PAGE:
The Harlem Renaissance Or the New Negro Movement The dawn of the 1920s ushered in an African American artistic and cultural movement, the likes of which have never and will likely never be seen again. Beginning as a series of literary discussions in Greenwich Village and Harlem, the "New Negro Movement" (later dubbed the Harlem Renaissance by Alain Locke) came to exalt the unique culture of African Americans and redefine African American expression. The movement spread throughout all areas of the arts and humanities, gaining a wider audience as it went along. Soon it became more than just an artistic movement, it was at the same time a social ideal. The authors and artists of the era simulta ...
    Related: harlem, harlem renaissance, renaissance, american identity, neale hurston
  • Three Waves Of Ska - 881 words
    Three Waves of Ska Music is one medium through which a generation can express itself. For a generation of suppressed, restless, working-class youths living in early 1960's Jamaica, this voice was a genre of music known as ska. Since its original appearance, ska has resurfaced twice. Ska music has been presented to three generations of fans in three separate "waves." Its humble beginnings lead to one of the most influential styles of music present in the world. By 1962, Jamaica was no longer under British rule. Jamaican culture and music began to reflect the new found optimism in its independence. Since the early 1940's, Jamaica had adopted and adapted many forms of American musical styles. T ...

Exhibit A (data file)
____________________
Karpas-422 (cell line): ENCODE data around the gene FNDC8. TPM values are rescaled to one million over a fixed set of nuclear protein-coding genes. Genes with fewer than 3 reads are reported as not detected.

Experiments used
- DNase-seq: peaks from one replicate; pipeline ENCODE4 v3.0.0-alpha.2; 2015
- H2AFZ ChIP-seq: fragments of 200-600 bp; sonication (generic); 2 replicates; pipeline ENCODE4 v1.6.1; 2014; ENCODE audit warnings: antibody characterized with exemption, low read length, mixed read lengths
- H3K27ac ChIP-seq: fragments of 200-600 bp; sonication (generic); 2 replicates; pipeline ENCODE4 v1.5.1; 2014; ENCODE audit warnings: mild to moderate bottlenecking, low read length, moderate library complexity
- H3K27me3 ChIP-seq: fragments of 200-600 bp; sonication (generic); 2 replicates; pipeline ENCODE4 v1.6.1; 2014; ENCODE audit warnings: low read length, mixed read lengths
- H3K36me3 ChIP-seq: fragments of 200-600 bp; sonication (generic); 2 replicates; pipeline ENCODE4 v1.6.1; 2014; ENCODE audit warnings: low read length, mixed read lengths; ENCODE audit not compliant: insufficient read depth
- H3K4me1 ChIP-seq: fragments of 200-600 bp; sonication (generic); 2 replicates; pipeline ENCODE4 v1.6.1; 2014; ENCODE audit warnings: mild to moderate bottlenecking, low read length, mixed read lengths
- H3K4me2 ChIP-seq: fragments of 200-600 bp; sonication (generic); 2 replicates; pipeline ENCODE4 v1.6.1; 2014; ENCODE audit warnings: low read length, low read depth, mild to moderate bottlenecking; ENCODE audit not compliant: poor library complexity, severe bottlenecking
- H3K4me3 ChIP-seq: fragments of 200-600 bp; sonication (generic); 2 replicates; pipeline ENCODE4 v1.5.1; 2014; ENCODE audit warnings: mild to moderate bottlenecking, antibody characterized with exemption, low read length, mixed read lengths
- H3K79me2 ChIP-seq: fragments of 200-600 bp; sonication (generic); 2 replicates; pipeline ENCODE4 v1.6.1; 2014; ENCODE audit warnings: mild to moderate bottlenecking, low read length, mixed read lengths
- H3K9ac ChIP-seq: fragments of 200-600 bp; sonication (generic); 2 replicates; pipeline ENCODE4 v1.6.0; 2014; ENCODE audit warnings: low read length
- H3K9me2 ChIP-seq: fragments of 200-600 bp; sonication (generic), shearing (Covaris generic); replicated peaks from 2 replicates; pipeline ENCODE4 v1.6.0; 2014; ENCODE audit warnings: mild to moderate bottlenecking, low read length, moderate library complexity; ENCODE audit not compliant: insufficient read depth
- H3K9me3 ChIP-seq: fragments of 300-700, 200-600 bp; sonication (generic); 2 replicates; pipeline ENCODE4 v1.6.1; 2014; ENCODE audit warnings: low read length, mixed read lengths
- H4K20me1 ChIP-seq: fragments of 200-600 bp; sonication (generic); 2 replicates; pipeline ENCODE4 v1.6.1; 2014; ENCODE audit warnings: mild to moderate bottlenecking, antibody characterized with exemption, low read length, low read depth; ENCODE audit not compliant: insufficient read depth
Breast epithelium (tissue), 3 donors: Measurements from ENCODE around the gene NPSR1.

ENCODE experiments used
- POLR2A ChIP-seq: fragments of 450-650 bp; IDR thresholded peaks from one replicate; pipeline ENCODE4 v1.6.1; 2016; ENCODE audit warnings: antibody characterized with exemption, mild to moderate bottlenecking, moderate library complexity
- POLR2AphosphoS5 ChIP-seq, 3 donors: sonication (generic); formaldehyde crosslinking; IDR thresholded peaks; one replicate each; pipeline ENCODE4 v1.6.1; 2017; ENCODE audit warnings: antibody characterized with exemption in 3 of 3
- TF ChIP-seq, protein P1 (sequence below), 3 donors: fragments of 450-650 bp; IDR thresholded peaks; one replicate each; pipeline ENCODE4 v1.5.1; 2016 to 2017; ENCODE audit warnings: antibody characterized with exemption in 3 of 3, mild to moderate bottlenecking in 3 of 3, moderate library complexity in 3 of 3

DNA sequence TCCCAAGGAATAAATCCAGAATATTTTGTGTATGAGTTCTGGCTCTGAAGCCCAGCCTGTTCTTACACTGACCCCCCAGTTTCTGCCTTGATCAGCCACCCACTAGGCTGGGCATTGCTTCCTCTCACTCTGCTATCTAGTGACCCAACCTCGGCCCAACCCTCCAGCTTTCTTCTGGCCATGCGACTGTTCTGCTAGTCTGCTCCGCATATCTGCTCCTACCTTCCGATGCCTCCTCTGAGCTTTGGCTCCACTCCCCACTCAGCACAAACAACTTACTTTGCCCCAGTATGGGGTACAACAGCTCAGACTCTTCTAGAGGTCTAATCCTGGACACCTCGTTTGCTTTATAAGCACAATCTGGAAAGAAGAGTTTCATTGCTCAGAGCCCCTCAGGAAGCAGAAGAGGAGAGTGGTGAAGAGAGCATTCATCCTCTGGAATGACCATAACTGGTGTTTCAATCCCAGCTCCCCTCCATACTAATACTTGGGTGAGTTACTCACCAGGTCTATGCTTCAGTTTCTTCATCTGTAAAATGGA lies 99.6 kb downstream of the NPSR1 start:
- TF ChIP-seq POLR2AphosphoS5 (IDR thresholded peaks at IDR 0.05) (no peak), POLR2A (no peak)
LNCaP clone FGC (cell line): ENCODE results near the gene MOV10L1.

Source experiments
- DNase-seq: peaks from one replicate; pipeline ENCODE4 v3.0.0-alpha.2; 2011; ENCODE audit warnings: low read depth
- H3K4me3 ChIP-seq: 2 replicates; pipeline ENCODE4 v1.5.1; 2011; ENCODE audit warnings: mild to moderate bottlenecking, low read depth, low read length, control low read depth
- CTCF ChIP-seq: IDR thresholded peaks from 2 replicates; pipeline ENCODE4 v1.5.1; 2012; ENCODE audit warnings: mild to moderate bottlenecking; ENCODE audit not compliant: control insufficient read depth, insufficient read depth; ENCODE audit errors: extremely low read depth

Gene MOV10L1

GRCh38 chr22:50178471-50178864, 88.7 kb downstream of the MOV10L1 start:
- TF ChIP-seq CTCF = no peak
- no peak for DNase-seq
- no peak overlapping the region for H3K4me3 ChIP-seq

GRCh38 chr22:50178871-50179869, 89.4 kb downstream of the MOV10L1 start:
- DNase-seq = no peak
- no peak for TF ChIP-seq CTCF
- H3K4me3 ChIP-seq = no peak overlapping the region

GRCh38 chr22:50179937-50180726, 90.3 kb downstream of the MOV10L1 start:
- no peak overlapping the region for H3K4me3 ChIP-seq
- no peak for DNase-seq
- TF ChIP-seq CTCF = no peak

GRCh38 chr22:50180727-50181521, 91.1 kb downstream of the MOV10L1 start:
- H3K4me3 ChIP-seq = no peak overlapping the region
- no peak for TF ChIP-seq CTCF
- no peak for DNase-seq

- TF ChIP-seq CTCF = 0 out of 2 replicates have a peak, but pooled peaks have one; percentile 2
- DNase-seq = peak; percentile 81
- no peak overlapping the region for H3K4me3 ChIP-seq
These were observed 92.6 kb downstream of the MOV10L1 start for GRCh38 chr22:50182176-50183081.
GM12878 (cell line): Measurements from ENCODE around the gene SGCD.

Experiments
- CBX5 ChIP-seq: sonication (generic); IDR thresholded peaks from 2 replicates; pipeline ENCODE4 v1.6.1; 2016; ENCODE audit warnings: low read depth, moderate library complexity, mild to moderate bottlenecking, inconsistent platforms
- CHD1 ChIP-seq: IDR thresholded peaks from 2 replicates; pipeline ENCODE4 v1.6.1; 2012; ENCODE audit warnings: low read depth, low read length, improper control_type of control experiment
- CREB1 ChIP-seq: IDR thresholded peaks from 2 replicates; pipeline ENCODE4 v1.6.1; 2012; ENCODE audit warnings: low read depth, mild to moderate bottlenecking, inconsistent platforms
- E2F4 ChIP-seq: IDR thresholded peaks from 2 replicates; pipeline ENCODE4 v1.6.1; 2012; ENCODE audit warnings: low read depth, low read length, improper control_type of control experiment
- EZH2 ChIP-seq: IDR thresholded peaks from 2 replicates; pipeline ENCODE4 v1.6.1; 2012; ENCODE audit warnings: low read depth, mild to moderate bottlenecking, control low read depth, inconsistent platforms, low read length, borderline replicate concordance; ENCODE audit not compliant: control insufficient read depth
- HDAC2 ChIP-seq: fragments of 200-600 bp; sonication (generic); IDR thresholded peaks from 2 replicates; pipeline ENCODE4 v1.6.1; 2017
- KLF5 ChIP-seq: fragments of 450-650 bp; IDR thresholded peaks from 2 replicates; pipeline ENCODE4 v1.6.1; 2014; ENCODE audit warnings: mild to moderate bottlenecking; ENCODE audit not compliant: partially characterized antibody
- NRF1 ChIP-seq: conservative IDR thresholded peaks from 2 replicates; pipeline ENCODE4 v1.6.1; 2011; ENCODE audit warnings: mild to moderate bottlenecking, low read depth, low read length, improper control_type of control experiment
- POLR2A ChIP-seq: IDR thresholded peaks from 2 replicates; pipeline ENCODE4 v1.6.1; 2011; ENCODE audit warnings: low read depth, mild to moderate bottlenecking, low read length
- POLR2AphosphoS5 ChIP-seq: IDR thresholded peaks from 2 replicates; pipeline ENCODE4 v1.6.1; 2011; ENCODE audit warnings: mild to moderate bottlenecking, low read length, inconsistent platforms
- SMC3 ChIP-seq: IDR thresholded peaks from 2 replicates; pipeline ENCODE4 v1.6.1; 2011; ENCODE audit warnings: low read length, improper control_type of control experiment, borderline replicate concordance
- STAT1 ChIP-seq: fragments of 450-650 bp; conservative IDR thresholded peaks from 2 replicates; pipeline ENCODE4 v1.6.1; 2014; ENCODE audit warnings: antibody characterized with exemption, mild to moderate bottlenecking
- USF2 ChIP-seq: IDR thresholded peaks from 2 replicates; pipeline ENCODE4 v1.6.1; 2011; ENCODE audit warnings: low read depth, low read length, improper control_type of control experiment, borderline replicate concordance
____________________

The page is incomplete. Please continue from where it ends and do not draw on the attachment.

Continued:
Related: first wave, third wave, lone ranger, bob marley, decade
  • Through Out History The World Has Seen Some Generations That Have - 1,890 words
    Through out history the world has seen some generations that have made an impact more than all of its predecessors. The decade from 1960 to 1970 was definitely one of those eras. The people didn't follow the teachings of its elders, but rejected them for an alternative culture which was their very own(Harris 14). Made up of the younger population of the time this new culture was such a radical society that they were given their own name which is still used today. They came to be called the Hippies. The Hippie movement started in San Francisco, California and spread across the United States, through Canada, and into parts of Europe (World Book). But it had its greatest influence in America. D ...
    Related: history, world book, middle class, rights movement, movies
  • Throughout History, Music Has Made Dramatic Impacts On The Way Civilizations And Communities Function And Behave Likewise, Th - 1,853 words
    Throughout history, music has made dramatic impacts on the way civilizations and communities function and behave. Likewise, the behavior and attitudes of people in a community add to the flavor and attitude of the music made within the culture. Examples of this sort of connection include the Baroque era in Europe, where the character of the common citizen and the music were very refined and structured, or in England during the 70?s, where the citizens and the music displayed anger and revolt against the monarchy. New Orleans has always been a city that provides inspiration for musicians and artists, and likewise, the creations that come from this city strike chords with many other cultures w ...
    Related: american music, behave, blues music, jazz music, music